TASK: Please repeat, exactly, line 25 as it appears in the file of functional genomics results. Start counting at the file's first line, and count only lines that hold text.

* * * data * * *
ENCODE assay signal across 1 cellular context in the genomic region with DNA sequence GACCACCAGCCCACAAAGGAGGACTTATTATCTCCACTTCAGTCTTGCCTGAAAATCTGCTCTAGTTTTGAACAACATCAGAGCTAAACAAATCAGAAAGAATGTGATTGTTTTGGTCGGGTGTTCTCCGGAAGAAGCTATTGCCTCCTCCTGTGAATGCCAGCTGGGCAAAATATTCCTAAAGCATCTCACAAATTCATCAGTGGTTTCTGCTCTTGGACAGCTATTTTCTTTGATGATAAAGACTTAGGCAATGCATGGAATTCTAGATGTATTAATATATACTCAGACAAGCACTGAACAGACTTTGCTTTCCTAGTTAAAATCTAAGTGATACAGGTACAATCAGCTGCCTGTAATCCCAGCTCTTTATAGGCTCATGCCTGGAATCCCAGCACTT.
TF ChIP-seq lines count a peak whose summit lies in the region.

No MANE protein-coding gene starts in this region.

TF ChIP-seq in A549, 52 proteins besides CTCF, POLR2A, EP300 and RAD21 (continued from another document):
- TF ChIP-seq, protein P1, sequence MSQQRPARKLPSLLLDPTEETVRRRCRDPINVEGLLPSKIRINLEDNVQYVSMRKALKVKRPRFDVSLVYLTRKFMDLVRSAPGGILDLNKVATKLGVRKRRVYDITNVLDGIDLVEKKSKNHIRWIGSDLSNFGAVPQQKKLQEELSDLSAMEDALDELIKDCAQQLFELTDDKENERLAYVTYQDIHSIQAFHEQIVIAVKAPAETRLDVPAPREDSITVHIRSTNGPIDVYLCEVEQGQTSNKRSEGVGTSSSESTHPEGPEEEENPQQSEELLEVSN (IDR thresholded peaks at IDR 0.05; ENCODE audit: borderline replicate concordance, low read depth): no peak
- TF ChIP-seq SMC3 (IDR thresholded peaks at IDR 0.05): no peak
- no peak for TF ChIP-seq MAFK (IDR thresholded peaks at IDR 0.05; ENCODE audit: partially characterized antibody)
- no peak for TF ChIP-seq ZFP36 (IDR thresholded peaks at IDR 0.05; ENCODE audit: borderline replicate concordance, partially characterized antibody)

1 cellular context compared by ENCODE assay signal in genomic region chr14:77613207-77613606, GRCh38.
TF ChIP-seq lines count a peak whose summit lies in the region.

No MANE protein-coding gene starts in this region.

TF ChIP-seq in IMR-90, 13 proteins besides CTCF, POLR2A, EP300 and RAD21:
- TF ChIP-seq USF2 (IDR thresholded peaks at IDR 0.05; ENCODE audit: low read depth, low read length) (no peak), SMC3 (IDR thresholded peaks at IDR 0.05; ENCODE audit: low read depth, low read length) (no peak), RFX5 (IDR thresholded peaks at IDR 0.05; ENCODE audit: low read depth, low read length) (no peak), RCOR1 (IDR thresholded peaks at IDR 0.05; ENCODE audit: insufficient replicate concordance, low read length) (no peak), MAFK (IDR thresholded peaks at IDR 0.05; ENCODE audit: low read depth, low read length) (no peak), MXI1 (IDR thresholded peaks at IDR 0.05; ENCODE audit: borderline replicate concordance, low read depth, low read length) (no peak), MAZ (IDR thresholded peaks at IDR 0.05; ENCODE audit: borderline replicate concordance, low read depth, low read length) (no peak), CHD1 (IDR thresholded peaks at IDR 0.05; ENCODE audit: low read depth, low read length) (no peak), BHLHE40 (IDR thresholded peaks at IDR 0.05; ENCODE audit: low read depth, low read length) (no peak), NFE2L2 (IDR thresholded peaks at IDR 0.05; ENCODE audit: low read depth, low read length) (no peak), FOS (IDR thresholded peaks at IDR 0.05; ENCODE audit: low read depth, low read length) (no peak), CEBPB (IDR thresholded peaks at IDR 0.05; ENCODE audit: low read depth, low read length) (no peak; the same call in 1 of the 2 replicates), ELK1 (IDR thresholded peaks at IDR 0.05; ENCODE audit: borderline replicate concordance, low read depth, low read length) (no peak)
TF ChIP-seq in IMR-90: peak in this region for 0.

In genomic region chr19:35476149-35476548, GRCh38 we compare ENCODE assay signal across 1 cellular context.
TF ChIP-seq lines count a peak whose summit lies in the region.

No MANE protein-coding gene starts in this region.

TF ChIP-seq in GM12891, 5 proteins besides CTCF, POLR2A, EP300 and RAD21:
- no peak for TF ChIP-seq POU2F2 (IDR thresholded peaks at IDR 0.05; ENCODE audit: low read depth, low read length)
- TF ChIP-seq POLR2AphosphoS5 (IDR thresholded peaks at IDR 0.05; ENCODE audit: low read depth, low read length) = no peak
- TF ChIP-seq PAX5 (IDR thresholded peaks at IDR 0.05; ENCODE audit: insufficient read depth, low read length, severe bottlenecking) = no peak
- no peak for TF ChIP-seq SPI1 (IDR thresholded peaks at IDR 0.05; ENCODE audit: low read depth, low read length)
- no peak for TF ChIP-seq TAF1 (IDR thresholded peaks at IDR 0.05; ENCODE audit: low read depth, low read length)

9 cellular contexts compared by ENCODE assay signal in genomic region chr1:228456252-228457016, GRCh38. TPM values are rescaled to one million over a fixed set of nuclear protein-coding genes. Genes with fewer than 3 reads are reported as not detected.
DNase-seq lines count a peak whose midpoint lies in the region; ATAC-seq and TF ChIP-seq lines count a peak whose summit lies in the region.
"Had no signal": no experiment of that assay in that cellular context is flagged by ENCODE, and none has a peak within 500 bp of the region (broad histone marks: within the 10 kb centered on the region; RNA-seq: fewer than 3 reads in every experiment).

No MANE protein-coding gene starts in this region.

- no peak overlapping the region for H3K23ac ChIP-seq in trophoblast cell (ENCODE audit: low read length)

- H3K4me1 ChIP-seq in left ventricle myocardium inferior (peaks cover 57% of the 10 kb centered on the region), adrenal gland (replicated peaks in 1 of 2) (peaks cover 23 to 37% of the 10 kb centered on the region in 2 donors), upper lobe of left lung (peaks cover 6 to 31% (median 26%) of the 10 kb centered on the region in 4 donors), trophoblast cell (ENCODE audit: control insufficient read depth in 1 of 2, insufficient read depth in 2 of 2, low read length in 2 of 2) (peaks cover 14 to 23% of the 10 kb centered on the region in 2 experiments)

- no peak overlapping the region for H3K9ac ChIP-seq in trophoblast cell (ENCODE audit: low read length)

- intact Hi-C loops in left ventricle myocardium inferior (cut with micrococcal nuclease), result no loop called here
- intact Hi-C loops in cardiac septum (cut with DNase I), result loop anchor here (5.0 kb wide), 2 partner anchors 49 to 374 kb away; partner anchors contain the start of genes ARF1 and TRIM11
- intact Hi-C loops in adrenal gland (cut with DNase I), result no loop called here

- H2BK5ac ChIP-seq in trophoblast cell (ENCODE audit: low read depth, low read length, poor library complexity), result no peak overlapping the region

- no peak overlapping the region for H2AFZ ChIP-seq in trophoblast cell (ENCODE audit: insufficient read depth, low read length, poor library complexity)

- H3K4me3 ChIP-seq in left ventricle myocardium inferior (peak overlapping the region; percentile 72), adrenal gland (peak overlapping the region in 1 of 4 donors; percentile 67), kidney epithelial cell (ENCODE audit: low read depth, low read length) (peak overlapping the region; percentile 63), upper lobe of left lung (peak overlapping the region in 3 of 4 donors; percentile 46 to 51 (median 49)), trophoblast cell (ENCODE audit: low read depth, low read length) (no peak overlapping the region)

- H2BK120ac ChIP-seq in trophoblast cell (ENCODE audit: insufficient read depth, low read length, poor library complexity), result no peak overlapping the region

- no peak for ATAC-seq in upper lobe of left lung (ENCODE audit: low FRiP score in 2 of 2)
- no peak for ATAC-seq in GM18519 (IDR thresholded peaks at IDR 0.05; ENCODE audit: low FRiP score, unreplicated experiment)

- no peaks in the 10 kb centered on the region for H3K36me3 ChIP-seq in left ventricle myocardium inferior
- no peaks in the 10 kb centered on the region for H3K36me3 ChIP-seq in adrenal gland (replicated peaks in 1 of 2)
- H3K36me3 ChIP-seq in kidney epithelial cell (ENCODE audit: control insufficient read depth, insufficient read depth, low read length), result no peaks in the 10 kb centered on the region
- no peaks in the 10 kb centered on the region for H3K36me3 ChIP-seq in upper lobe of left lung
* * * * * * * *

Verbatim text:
DNase-seq lines count a peak whose midpoint lies in the region; ATAC-seq and TF ChIP-seq lines count a peak whose summit lies in the region.